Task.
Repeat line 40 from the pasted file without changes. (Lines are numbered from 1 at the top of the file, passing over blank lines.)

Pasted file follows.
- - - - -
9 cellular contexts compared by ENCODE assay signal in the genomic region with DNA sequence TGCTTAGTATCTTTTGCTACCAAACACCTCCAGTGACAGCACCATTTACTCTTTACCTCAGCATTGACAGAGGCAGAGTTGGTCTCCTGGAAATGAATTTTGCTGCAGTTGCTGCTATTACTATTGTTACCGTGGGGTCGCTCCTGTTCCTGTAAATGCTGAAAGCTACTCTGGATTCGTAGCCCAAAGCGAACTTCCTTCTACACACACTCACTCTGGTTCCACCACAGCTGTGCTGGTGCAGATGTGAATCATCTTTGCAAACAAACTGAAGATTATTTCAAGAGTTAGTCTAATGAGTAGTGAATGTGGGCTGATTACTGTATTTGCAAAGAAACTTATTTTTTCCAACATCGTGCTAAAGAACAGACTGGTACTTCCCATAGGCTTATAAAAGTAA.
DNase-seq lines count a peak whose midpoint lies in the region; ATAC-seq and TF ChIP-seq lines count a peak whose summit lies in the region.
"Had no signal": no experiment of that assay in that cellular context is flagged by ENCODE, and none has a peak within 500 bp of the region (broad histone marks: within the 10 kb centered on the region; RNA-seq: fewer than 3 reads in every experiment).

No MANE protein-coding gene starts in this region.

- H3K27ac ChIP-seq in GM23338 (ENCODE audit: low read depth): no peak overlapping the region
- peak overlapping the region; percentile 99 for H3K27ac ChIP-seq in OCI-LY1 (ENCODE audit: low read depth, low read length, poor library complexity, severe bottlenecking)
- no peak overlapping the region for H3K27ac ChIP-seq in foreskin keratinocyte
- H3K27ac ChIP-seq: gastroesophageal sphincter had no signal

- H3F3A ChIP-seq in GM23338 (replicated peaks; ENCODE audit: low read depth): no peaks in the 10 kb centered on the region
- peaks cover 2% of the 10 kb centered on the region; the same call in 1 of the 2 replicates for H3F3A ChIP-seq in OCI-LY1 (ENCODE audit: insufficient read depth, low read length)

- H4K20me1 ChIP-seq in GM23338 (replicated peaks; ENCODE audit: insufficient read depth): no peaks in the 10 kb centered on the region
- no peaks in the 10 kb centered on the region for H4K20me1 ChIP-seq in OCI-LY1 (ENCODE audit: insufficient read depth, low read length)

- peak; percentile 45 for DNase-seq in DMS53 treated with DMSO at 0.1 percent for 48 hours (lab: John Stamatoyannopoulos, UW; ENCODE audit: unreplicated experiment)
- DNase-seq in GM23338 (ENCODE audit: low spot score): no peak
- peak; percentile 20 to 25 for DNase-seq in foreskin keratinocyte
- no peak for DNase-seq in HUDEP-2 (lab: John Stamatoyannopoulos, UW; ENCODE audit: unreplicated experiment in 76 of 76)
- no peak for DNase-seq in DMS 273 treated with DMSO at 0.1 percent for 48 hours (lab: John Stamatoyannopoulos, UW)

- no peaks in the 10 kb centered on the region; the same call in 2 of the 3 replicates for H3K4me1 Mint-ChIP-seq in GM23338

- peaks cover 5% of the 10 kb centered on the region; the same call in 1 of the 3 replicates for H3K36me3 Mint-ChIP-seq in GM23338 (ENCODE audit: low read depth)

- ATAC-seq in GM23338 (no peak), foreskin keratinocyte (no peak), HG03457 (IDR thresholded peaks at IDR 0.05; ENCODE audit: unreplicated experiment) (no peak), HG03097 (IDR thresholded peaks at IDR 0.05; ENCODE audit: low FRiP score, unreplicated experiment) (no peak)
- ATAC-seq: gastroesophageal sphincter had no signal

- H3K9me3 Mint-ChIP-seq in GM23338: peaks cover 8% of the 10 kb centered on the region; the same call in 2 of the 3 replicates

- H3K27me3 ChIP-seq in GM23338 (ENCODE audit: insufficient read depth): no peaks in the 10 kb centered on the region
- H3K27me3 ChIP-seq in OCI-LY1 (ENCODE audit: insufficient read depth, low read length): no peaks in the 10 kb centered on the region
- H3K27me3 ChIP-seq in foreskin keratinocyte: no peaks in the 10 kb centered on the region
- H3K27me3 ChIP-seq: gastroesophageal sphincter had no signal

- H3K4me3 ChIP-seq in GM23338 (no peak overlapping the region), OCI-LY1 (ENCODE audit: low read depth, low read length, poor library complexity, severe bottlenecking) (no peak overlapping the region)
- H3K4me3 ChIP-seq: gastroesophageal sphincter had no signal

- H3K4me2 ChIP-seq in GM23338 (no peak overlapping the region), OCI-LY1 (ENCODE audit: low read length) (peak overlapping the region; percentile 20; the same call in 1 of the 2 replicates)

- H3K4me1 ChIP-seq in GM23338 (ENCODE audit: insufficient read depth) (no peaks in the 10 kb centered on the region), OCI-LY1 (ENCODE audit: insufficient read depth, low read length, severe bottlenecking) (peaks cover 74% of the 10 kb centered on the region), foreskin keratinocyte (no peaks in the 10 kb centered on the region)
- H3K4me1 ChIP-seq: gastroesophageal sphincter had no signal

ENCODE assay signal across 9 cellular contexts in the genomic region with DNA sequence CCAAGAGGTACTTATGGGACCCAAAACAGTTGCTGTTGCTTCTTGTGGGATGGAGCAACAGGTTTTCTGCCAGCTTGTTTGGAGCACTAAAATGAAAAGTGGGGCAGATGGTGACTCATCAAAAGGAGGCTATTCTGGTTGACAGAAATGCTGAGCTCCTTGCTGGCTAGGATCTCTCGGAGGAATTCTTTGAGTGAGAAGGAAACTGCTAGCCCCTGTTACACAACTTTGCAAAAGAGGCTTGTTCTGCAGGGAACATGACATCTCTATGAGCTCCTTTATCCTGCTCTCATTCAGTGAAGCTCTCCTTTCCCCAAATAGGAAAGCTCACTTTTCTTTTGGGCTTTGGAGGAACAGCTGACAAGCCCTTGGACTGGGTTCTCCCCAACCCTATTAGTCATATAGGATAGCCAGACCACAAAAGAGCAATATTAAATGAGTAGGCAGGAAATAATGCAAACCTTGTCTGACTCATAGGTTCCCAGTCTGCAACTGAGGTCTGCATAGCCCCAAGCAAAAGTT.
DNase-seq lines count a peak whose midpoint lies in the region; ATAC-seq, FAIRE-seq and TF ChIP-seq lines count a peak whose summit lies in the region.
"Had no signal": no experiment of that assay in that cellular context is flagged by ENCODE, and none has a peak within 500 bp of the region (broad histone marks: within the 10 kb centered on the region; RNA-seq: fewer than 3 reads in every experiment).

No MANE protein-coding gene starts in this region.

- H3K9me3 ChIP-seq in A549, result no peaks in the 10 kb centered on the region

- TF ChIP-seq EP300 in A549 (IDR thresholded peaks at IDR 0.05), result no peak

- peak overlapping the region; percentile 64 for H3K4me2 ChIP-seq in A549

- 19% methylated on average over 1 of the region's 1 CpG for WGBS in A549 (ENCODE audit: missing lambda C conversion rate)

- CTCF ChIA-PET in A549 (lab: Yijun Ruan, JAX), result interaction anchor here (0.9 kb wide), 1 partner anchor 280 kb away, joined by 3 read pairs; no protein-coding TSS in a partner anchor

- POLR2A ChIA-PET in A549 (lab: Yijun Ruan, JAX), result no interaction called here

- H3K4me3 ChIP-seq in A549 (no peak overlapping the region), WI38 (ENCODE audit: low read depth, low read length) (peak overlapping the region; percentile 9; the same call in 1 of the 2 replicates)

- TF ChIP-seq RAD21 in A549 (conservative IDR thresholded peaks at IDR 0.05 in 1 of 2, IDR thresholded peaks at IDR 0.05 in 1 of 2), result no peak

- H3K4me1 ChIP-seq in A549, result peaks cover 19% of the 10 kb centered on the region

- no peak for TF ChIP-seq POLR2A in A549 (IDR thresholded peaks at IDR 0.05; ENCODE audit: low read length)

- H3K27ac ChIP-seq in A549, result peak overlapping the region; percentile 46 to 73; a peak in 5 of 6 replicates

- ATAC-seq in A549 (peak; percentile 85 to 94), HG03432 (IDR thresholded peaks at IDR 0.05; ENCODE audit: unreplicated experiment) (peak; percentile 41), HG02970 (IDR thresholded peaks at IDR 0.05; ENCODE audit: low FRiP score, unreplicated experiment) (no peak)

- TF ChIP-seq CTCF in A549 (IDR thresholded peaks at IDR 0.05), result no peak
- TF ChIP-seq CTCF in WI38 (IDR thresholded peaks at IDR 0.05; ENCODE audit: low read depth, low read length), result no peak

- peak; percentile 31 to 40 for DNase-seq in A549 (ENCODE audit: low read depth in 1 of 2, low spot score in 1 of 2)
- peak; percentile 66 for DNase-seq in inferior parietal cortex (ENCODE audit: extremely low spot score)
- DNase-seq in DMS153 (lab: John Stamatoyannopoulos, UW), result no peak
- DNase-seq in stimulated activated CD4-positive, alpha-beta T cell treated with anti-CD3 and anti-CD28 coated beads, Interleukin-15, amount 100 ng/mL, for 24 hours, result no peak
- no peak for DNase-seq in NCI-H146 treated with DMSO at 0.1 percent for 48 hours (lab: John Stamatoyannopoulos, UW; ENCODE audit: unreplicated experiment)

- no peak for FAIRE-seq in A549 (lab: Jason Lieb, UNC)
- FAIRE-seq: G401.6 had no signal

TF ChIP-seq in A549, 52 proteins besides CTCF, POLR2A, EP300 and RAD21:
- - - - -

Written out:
- CTCF ChIA-PET in A549 (lab: Yijun Ruan, JAX), result interaction anchor here (0.9 kb wide), 1 partner anchor 280 kb away, joined by 3 read pairs; no protein-coding TSS in a partner anchor